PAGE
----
Why dragons? It’s a question I’ve been asked more than once by people curious about the use of these mythological creatures as the focal point for a story that, for the most part, takes place deep underground within the borders of a major metropolis. Not typical ‘dragon country,’ either geographically or in the imagination.
It began with Code 45‘s opening line: ‘There are dragons in the tunnels.’ That one phrase had been stuck in my head for several years as I struggled to find a way to build a story around it. I knew the bones of what I wanted to write about, but the details of how I was going to get there took quite a while to settle.
The one constant remained the idea of dragons lurking beneath Montreal’s streets. Although dragons are often depicted as massive, cumbersome beasts in media, eastern cultures offered a broader range of how these nightmare creatures might manifest, include more agile examples. Given the disconnect from reality that the city’s metro drivers were already dealing with, it wasn’t hard to develop the kind of malleable demons that would offer maximum terror regardless of how large of a canvas there was to work with.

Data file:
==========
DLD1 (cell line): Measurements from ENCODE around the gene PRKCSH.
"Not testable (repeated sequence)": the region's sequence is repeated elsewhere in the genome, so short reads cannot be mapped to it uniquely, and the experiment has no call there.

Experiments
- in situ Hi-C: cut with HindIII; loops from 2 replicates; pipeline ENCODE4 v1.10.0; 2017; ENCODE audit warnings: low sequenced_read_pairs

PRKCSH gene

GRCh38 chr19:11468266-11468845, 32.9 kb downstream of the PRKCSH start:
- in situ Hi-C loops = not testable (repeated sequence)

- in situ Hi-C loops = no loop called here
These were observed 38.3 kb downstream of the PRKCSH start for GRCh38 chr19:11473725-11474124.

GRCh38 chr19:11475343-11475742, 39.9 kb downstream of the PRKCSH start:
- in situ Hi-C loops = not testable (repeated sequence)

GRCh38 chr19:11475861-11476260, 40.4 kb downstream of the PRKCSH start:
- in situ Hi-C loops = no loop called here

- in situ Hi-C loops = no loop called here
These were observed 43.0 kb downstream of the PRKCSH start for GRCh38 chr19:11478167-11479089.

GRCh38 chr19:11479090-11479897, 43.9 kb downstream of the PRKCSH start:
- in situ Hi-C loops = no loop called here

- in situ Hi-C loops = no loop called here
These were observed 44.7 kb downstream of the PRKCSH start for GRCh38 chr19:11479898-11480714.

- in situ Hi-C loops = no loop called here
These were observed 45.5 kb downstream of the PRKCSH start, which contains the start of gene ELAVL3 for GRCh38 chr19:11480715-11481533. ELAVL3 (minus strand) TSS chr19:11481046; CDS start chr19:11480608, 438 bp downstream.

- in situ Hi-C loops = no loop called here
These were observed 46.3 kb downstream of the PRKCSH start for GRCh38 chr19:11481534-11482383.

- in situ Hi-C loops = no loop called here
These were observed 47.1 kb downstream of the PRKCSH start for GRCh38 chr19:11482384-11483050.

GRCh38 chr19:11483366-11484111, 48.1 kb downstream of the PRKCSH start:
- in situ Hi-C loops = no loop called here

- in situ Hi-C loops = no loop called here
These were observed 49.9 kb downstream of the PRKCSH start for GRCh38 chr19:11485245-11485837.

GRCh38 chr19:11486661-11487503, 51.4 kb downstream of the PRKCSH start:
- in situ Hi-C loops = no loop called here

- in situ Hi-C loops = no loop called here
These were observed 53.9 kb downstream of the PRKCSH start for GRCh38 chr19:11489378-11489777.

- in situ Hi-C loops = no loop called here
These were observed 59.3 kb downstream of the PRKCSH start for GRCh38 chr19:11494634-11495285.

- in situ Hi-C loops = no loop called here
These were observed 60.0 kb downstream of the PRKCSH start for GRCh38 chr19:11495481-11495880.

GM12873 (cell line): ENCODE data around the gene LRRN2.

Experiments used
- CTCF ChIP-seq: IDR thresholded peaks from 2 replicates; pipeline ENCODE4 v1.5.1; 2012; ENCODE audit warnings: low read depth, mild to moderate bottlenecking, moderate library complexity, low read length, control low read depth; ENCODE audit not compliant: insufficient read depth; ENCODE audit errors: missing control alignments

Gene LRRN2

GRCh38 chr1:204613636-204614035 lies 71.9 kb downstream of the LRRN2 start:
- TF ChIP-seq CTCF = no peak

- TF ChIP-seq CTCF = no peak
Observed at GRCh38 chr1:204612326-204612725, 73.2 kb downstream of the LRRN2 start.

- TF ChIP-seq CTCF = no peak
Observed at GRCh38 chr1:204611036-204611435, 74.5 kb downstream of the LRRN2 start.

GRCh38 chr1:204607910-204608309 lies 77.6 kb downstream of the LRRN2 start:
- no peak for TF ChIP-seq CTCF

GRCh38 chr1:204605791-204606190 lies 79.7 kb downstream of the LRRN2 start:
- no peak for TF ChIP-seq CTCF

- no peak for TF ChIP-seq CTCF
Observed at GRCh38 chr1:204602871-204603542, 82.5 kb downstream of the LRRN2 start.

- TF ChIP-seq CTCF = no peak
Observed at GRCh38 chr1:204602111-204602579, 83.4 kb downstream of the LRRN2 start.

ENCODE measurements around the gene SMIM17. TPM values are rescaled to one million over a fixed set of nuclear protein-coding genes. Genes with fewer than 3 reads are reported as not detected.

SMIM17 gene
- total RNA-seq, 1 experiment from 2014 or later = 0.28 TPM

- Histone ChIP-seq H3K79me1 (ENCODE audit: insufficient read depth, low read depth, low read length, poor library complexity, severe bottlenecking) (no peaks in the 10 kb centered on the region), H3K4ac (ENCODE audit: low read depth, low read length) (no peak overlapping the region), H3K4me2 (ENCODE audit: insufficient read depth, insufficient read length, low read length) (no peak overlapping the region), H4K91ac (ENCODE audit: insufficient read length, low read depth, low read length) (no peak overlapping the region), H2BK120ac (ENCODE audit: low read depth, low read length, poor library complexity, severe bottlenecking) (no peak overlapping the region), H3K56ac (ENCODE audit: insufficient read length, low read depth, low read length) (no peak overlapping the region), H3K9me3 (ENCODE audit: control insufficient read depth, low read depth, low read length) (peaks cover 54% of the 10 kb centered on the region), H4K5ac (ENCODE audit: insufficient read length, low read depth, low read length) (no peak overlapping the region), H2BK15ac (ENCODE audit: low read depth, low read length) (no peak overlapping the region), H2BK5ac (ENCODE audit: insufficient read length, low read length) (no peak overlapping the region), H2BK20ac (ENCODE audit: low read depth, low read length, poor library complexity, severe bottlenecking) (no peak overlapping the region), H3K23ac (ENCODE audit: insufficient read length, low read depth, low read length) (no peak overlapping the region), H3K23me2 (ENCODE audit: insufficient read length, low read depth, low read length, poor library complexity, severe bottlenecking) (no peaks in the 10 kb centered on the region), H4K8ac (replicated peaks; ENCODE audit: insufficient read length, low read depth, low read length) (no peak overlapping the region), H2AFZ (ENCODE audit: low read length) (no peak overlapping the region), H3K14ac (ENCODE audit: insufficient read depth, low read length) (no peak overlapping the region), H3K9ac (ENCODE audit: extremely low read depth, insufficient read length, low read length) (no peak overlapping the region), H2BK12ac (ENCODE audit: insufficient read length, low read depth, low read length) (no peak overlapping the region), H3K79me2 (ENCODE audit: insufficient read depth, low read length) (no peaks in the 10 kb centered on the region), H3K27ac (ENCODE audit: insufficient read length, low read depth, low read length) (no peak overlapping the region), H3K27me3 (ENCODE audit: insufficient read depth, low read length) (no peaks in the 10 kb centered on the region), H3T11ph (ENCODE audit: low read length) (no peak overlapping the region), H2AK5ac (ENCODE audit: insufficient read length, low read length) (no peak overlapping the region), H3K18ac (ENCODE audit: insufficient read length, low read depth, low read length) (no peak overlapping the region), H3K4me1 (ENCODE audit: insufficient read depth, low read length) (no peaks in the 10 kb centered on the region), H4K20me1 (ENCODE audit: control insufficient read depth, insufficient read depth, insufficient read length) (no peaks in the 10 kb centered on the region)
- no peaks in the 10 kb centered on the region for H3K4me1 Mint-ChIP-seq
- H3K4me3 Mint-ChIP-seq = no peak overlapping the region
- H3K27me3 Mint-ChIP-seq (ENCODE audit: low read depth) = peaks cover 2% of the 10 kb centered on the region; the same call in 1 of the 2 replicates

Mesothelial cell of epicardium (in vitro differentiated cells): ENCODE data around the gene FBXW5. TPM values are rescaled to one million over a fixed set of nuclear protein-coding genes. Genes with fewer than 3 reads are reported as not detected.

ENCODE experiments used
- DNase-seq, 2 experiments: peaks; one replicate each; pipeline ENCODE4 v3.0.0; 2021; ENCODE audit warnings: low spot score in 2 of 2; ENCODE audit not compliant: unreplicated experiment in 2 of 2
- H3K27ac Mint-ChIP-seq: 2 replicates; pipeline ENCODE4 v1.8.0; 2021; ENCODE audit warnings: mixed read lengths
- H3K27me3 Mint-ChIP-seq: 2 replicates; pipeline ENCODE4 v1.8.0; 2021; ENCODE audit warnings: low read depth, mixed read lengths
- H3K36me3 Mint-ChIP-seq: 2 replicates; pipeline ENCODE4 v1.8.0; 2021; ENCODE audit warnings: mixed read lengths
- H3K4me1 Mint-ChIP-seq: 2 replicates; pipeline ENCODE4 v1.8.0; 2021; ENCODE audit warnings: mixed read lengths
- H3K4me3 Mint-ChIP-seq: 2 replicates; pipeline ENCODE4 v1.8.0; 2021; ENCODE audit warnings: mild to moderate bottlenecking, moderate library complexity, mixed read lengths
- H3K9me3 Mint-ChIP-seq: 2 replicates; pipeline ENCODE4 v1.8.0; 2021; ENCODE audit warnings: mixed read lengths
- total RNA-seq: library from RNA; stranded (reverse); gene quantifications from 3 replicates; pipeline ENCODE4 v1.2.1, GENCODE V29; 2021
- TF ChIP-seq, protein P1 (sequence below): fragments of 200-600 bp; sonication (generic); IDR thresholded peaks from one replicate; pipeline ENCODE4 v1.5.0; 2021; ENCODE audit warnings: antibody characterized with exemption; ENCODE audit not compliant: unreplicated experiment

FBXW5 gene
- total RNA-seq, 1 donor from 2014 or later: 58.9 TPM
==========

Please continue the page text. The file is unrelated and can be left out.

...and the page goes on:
I also liked the idea of a group of people giving a name to their collective fear. It’s that much harder to differentiate a mass hallucination from a legitimate supernatural phenomenon than it is to dismiss the crazed ramblings of an individual. There’s power in a crowd to not only convince outsiders of the validity of their experiences, but also further reinforce the beliefs of those who’ve already bought in to the nature of their affliction, and keep them from seeking an alternative explanation.
Finally, when’s the last time you read, or watched, a story that dealt with dragons in an urban setting, or at the very least, one that wasn’t in some way post-apocalyptic? The idea of using these creatures in a narrative where they are hidden, yet present within the infrastructure of our daily lives was more fascinating to me than the well-trod ground of a kaiju-like attack.